The coalition presented its plan to continue its policy of relocating public service jobs from the capital to other towns and cities across the country.
The announcement follows the relocation of over 2,500 jobs since Prime Minister Lars Løkke Rasmussen’s Liberal (Venstre) government first announced the policy in 2015. The move was been positioned as a way to spur growth in Denmark's smaller communities, and “create activity where it is needed”, the PM said at the time.
Third city Odense was the biggest beneficiary of the relocations made public on Wednesday, with the 440-employee Environmental Protection Agency (Miljøstyrelsen) set for a move to the Funen town, which is the birthplace of Hans Christian Andersen.
Two agencies were also moved across the Great Belt strait to Aarhus, including part of the Patient Safety Authority and the Innovation Fund.
The country’s national gas company will be based in the mid-Jutland town of Viborg, bringing with it 188 jobs.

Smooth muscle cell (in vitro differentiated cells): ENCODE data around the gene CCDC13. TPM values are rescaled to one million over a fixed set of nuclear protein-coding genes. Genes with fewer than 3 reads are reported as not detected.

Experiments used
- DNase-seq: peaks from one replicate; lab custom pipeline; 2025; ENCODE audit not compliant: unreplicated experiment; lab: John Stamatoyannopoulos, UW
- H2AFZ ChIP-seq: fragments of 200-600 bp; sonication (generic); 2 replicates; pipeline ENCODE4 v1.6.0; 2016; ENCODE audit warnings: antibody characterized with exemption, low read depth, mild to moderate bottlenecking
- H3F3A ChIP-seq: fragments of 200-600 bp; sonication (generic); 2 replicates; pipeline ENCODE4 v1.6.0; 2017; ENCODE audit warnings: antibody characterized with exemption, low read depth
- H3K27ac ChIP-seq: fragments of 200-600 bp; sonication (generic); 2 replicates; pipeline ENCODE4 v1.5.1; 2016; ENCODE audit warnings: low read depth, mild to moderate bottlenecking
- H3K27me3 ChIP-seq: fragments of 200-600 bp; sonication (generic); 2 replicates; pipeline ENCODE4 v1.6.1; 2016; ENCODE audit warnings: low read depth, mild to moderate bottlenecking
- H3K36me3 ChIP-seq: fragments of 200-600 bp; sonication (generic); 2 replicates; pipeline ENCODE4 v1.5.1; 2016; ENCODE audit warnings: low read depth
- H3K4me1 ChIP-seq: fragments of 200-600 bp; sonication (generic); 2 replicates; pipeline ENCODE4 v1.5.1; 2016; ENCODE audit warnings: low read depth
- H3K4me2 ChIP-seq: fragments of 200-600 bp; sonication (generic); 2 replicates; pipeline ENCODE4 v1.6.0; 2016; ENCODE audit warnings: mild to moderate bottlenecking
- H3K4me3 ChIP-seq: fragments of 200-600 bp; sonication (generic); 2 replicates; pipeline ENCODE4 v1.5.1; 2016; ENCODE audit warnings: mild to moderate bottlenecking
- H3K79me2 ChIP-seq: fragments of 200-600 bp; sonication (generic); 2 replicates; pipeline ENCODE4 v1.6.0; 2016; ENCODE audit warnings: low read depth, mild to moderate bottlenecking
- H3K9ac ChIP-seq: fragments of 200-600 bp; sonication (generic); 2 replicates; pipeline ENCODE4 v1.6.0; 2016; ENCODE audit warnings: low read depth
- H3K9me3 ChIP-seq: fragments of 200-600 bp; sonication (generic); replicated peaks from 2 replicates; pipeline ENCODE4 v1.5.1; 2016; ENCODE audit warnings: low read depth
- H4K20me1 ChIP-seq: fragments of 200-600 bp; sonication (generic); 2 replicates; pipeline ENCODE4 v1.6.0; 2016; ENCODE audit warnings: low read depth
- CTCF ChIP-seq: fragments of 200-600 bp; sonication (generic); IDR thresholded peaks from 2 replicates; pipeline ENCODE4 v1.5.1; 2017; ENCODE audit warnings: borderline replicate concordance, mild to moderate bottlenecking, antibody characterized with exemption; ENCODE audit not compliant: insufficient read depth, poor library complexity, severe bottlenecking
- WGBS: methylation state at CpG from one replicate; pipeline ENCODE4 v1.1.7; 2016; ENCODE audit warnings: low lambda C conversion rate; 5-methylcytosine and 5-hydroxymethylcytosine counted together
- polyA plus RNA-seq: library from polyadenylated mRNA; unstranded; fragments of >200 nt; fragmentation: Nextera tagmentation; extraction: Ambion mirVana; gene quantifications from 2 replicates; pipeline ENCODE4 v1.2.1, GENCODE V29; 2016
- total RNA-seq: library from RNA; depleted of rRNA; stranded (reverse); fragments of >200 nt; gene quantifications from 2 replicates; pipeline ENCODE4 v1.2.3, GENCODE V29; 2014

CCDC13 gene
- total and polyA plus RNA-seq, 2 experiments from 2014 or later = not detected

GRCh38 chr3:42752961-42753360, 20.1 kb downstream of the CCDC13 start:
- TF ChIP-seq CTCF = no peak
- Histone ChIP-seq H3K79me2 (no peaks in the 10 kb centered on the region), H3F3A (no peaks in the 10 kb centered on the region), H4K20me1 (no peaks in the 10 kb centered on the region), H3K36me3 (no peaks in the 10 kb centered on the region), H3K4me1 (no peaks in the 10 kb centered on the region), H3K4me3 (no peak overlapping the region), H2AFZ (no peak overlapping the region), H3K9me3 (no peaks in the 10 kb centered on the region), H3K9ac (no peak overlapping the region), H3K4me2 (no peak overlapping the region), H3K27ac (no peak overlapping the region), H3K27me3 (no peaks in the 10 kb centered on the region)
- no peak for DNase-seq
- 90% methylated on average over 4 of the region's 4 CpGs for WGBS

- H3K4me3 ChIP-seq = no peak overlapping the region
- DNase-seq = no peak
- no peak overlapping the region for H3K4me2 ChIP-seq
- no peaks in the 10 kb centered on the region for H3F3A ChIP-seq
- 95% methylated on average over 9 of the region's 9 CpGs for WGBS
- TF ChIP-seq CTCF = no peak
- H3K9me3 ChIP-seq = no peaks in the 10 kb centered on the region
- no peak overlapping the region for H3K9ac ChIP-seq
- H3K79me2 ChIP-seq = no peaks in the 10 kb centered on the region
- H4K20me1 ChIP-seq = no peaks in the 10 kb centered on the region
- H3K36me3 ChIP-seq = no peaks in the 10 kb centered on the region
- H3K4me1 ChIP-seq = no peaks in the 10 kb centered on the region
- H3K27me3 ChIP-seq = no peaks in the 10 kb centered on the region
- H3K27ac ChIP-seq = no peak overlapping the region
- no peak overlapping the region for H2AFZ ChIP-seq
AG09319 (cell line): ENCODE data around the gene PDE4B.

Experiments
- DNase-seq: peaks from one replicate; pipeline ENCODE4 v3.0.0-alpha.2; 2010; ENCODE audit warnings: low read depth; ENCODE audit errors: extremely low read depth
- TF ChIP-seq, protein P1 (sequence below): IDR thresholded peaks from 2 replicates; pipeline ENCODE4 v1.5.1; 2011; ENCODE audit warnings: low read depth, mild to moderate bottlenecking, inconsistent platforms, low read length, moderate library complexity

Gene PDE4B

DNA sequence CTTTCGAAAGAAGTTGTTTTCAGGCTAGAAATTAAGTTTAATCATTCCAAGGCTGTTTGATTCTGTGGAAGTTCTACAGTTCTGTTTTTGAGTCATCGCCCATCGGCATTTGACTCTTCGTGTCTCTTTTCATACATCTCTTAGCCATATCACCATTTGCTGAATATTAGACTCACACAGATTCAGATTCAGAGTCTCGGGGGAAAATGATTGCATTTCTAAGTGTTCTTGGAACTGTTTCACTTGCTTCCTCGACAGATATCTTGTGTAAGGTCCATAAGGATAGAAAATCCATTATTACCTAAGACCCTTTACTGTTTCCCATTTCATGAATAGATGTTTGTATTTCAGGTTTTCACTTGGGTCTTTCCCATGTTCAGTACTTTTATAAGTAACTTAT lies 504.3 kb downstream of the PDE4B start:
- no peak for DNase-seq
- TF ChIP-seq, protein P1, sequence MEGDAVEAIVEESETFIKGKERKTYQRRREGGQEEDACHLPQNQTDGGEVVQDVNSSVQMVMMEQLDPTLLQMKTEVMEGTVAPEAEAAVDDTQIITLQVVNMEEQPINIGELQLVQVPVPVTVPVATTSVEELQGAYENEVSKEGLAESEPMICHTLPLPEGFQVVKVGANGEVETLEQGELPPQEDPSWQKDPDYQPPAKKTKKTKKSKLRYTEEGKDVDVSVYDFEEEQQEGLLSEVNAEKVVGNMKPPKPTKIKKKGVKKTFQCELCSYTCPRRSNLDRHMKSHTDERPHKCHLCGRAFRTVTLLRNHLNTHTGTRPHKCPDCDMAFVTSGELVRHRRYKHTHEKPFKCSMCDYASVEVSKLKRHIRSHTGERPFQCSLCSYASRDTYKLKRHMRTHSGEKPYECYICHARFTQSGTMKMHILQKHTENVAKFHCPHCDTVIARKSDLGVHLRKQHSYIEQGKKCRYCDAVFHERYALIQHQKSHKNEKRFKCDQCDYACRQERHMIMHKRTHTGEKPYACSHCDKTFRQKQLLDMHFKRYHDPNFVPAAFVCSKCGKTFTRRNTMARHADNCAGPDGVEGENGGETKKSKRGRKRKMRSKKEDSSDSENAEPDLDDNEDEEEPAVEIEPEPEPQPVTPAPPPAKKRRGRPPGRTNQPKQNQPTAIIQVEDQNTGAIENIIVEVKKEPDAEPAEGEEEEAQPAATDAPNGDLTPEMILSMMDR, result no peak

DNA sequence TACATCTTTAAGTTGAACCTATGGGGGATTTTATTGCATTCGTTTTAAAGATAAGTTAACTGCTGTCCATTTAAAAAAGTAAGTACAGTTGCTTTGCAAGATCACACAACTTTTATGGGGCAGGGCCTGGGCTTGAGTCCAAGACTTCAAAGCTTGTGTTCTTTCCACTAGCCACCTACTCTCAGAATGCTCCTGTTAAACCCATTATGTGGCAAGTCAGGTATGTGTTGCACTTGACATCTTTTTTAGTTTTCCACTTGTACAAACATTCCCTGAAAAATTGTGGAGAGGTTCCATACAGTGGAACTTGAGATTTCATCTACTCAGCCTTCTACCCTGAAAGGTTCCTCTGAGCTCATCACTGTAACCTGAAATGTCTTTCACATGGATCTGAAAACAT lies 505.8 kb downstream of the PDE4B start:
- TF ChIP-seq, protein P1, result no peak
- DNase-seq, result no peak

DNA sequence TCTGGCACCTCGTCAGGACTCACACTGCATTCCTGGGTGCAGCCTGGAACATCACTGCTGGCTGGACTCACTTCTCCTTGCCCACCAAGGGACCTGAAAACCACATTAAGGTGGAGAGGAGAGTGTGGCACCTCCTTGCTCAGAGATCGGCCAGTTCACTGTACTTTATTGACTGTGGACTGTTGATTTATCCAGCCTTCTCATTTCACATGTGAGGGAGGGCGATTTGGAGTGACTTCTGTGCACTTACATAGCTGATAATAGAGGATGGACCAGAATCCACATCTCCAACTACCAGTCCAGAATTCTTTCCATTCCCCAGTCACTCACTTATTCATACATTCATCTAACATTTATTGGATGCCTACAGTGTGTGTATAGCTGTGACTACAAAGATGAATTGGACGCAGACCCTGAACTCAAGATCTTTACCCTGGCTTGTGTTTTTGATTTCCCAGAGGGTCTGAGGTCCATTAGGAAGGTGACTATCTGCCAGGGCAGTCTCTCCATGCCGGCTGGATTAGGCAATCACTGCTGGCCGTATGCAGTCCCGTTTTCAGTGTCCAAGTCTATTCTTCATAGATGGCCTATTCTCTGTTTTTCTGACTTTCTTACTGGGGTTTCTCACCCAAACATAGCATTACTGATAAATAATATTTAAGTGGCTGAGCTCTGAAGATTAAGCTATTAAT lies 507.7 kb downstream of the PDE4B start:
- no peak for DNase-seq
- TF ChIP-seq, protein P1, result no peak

Meanwhile, the secretariat for the Danish Economic Councils will be given a new home in Horsens and the Danish Language Council, the official regulatory body of the Danish language, is to be relocated to the northern Funen town of Bogense, which has a population of around 3,700.
“We are now taking the next step towards a Denmark in better balance. The government is establishing as many as 4,000 jobs across the country and is thereby again securing a large number of jobs outside Copenhagen,” the government wrote in the announcement published on its website.
Other towns set to benefit from the new relocations include Frederiksværk, Frederikshavn, Løgstør and Nyborg.
The government said it hopes "as many as possible" of its public servants employed in the affected agencies would choose to move with their jobs.
"On the other hand, I completely understand if some people instead decide to look around for new opportunites based on family considerations," minister for public innovation Sophie Løhde said at Wednesday's press announcement, reports Politiken.
Rasmussen called the ongoing relocations something "we are doing because we want it politically," the newspaper writes.
A full overview of the agency transferrals can be found on the government’s website (in Danish) here.
READ ALSO: Denmark to move 4,000 jobs out of Copenhagen